Under the agreement, members of the AAR will make several commitments to improving safety issues, including: increasing track and mechanical inspection frequency beyond current regulations; conducting routing analysis; establishing new speed restrictions; and utilizing braking systems which will reduce piling up of railcars in the event of a derailment.

"We share the administration's vision for making a safe rail network even safer, and have worked together to swiftly pinpoint new operating practices that enhance the safety of moving crude oil by rail," AAR President Ed Hamberger said about the agreement. "Safety is a shared responsibility among all energy supply chain stakeholders. We will work with our safety partners – including regulators, our employees, our customers and the communities through which we operate – to find even more ways to reinforce public confidence in the rail industry's ability to safely meet the increased demand to move crude oil."

Specific steps to be taken under the agreement include: increased track inspections, which took effect on March 25; equipping, by April 1, enhanced braking systems on trains with 20 or more carloads of crude oil; the implementation of a Rail Corridor Risk Management System by July 1 to aid in the determination of the safest and most secure rail routes for trains with 20 or more cars of crude oil; restricting speeds to 40 mph in federally designated high-threat urban areas on trains that include at least one DOT-111 tank car. Speed restrictions include the Detroit area, Sterling Heights, Warren and a 10-mile buffer extending from the border of the combined area.

Additional steps to be taken by July 1 under the agreement include the use of increased safety technology regarding wheel bearing detectors along the track; increased emergency response training and tuition assistance; and emergency response capability planning.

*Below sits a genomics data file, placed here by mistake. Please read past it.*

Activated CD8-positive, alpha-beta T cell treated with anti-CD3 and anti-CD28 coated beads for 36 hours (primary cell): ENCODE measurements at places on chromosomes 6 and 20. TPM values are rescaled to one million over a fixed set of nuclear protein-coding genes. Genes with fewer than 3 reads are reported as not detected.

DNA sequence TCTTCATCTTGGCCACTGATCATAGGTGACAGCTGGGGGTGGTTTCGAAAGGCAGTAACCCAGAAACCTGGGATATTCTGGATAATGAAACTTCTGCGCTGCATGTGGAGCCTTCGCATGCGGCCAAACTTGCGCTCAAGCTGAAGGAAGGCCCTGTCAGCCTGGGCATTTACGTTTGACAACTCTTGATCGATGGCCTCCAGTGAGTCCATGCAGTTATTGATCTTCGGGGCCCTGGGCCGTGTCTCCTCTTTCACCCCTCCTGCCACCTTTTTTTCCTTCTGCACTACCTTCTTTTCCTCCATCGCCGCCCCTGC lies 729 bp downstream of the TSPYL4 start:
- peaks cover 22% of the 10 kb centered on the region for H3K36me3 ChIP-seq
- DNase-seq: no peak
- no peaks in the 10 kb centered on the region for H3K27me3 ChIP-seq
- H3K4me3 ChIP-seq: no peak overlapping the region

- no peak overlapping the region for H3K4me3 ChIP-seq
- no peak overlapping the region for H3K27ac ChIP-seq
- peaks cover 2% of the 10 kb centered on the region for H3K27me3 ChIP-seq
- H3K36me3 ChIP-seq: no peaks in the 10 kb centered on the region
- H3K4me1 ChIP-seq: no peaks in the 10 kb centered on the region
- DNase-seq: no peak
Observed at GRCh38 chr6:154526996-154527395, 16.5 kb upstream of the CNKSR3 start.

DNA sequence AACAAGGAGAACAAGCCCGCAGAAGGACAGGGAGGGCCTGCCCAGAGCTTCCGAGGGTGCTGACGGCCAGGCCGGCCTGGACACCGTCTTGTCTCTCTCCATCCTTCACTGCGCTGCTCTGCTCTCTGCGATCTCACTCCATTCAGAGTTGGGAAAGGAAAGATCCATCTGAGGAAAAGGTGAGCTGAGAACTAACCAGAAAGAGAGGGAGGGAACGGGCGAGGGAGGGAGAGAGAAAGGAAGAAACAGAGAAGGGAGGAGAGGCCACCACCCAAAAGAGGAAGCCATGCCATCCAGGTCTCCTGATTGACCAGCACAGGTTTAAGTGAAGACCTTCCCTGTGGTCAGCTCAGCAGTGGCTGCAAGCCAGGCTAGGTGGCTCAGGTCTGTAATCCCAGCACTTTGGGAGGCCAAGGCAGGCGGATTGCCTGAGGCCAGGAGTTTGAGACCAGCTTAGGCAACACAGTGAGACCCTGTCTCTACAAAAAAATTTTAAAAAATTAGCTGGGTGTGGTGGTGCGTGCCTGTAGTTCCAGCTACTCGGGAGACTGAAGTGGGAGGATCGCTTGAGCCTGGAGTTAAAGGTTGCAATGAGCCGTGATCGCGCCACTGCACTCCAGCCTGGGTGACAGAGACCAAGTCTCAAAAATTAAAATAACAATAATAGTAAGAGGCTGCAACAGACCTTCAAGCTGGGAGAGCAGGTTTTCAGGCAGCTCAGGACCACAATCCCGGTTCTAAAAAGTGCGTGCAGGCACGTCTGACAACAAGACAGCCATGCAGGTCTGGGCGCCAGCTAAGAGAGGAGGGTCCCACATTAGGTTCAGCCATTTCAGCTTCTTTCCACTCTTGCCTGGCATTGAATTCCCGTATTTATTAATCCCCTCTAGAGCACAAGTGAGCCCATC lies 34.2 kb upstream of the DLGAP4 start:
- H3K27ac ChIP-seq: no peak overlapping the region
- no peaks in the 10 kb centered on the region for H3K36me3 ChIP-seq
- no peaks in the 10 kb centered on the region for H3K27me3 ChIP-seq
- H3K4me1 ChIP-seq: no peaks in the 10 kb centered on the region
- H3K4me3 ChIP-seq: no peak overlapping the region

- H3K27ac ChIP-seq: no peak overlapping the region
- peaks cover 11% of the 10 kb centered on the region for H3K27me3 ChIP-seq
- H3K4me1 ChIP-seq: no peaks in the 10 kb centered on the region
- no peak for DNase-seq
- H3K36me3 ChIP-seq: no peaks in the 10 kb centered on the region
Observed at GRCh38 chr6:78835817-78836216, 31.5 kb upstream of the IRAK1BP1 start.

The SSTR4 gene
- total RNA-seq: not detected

Locally, information about the types of hazardous materials traveling through each community appears to vary. At the county level, Oakland Sheriff Bouchard said his office doesn't receive any advanced notification regarding the shipment of hazardous materials. None of the law enforcement officials contacted had any information about the shipment of hazardous materials in their communities, and fire officials had limited information. Essentially, it is up to each community to prepare for emergencies that could possibly occur from a train accident.

"They (CSX) have a self-certification program we do every two or three years," Roberts said of first responders in Wixom.

While local responders have the responsibility of preparing for train accidents, Roberts said CSX provides training, and ensures adequate resources in the event of an accident. The measures are key steps to working with the community, according to the AAR.

Under the voluntary agreement with the AAR, railroads will provide $5 million to develop a specialized crude by rail training and tuition assistance program for local first responders. One part of the curriculum will be designed to be provided to local emergency responders in the field, as well as comprehensive training designed to be conducted at the Transportation Technology Center facility in Pueblo, Colorado. The funding will provide program development as well as tuition assistance for an estimated 1,500 first responders in 2014. The training facility is one that has already been utilized by local responders, Roberts said.

"All the railroads have to be able to provide (cargo information) if you call and ask," Roberts said in regard to information sharing with emergency officials. "They also have to be able to provide you with a certain level of training. They take care of us pretty well, as far as first responder training.

"If something happens, they are assuming they will provide someone to the command post. They would identify what assets they need from us, and we tell them what level of response we can provide. Anything beyond that, they can provide. They can literally turn a small city into a large city in a short time. If we need 15 fire engines and we only have two, they will make them appear. That's how deep CSX's pockets are." ­